How many movie stars have mug shots in their past?
It might surprise you to learn that quite a few do, although few admit it. Some do but gloss over the circumstances that prompted the unflattering full frontal and profile photos, courtesy of one police department or another.
Here’s one mug shot which surfaced recently.
Hello Everybody. Joe Morella and Frank Segers, your classic movie guys, betting that you — our most savvy audience — had absolutely no trouble identifying the callow-looking face pictured above just from the photo above without first peaking at our headline.
Joe and co-author, Ed Epstein, wrote a bio of Paul Newman and Joanne Woodward sometime back — 1989’s Paul and Joanne — but hadn’t unearthed the above arrest photo of what appears to be a late teenaged Newman. Thus the incident that prompted this shot is not covered in the book.
A little research provides a pretty good idea of how Newman’s mug shot came to be.
The actor came from a reasonably affluent middle class family — his father was a sports goods dealer in Shaker Heights, Ohio, a suburb of Cleveland — and in 1943, at the age of 18, he enlisted in the Navy towards the end of World War II. By 1946, Newman was honorably discharged, and had enrolled at Gambier, Ohio’s Kenyon College on the GI Bill. He was 21 at the time.
Newman always regarded himself as undersized, a frustration since he longed to play college football. (In fact, he actually made Kenyon’s team but only on the practice squad.) Notice that he stands a tad over 5-foot-9-inches in his mug shot. While at Kenyon, Newman also developed the essential skills of heavy duty socializing and beer drinking.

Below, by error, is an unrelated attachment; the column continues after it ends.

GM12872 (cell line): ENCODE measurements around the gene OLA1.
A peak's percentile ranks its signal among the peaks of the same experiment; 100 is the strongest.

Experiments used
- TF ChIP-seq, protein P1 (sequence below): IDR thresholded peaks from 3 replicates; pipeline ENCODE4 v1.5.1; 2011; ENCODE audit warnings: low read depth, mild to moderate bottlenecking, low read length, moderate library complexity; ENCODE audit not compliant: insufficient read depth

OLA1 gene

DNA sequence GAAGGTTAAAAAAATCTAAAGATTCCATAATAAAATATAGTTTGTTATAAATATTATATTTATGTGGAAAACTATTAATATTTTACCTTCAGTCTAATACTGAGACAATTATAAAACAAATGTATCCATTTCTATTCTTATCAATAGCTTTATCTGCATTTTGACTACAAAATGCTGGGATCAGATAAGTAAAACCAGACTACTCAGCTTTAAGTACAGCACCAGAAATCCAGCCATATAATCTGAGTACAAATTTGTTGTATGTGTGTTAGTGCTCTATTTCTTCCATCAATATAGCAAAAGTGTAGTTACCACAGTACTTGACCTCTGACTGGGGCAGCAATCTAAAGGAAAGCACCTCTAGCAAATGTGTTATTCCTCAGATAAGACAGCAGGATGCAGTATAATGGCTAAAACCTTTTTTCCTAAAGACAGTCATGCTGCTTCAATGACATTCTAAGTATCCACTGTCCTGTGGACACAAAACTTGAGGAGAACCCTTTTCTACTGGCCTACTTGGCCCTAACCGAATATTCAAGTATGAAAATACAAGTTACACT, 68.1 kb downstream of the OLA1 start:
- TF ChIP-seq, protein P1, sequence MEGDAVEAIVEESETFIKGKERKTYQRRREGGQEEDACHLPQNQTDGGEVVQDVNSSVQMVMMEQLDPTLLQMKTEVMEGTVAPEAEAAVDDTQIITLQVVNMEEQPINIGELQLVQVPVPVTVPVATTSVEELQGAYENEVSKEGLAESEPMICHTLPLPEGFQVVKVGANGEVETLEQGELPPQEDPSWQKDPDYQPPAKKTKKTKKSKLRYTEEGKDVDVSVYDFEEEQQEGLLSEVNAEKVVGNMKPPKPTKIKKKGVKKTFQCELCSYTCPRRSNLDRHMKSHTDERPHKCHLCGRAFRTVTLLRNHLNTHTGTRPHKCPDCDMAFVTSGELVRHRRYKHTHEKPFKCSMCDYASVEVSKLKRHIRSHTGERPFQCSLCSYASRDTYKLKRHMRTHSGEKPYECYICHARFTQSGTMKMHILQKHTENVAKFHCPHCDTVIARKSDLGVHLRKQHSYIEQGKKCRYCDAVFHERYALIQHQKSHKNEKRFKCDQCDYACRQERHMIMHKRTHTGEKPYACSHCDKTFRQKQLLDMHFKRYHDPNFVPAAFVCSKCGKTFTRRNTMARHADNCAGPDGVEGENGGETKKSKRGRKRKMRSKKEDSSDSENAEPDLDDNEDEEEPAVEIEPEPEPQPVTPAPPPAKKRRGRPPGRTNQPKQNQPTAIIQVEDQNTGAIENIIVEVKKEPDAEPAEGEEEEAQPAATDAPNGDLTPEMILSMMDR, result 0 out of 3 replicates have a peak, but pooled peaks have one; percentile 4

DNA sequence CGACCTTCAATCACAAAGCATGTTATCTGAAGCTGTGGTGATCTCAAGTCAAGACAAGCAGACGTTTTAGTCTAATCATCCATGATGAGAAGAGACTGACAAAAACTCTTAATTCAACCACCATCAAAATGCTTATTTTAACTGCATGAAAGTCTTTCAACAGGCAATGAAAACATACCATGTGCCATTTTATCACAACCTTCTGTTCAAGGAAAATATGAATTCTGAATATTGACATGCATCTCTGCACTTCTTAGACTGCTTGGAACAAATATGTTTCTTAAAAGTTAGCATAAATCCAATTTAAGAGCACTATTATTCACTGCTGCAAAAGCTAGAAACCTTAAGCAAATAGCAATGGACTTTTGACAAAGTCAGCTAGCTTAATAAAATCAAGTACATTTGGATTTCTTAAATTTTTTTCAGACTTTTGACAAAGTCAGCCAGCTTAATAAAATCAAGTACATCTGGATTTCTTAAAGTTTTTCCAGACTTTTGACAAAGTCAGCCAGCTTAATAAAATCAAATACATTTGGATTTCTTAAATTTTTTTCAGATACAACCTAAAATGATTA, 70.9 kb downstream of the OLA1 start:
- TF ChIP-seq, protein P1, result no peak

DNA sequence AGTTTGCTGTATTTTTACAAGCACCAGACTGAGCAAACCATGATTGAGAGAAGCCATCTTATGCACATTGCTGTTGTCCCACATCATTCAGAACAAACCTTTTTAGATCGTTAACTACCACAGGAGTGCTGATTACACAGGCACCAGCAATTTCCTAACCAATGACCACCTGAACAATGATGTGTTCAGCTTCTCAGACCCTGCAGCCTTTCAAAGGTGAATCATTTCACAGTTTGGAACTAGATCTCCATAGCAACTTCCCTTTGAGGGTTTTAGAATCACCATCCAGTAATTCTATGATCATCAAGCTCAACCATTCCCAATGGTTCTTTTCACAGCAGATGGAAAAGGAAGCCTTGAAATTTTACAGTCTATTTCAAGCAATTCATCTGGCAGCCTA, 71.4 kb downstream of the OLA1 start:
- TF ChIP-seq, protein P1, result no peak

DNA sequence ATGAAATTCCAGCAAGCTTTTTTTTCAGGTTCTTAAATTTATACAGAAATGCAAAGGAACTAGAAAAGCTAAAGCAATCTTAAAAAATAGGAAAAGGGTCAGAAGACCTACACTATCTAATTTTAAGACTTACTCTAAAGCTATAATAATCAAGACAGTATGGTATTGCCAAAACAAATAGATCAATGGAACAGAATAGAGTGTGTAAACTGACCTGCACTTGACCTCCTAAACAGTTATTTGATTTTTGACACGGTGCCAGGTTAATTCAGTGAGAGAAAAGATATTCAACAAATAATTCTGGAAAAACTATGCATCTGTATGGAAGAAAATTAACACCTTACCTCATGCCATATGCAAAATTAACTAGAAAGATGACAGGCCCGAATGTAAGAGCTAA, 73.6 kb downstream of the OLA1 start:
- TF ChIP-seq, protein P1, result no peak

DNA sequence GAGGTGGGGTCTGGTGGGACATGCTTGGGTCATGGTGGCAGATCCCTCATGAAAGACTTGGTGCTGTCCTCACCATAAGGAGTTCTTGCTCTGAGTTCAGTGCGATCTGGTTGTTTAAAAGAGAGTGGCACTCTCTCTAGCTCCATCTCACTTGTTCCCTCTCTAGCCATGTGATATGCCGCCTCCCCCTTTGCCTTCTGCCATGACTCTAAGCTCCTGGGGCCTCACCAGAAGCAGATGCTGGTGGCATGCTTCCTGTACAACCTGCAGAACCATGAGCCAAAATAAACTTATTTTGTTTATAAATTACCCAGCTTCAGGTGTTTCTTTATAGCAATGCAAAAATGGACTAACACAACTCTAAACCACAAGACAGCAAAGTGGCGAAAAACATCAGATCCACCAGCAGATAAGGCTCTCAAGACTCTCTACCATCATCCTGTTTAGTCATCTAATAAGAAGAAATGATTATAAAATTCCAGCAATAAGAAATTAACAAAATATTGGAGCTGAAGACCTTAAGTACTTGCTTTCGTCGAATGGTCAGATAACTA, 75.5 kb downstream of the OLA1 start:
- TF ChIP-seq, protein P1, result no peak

According to Shawn Levy’s Paul Newman: A Life (published 2009, a year after Newman died), The police got the first word: at approximately midnight on Wednesday, October 23, 1946, somebody at the Sunset Club in Mount Vernon, Ohio — the nearest town to Kenyon — summoned the cops to help break up a fight between some local boys and a band of Kenyon football players who’d come into town to slug back beers and chat up girls.
Involved in the melee unbeknowst to the rowdy collegians were two local deputies in plainclothes. The upshot: six students were arrested. One was Paul Newman.
The charges against Newman and three others were later dropped because, according to the prosecutor, they were a part of the resistance only as they were part of the crowd.
But, but, but Newman was kicked off the football team and placed on probation at Kenyon, a college he loved.
If nothing else the youthful indiscretion may have to some extent prepared the actor for one of Newman’s most memorable screen roles, that of Lucas Jackson, the wayward youth who drunkenly vandalizes a small town’s parking meters one night, and is promptly arrested and sentenced to a Florida prison camp. The movie, of course, is 1967’s Cool Hand Luke.
We’ve discovered more mug shots of celebrities, and will be bringing those to you in future blogs. In fact, Joe came up with a brilliant idea: run the jail house photos at the outsets of our five-days-a-week blog, marking the occasion with the designation — Mugg Shot Monday.
So stay tuned for more.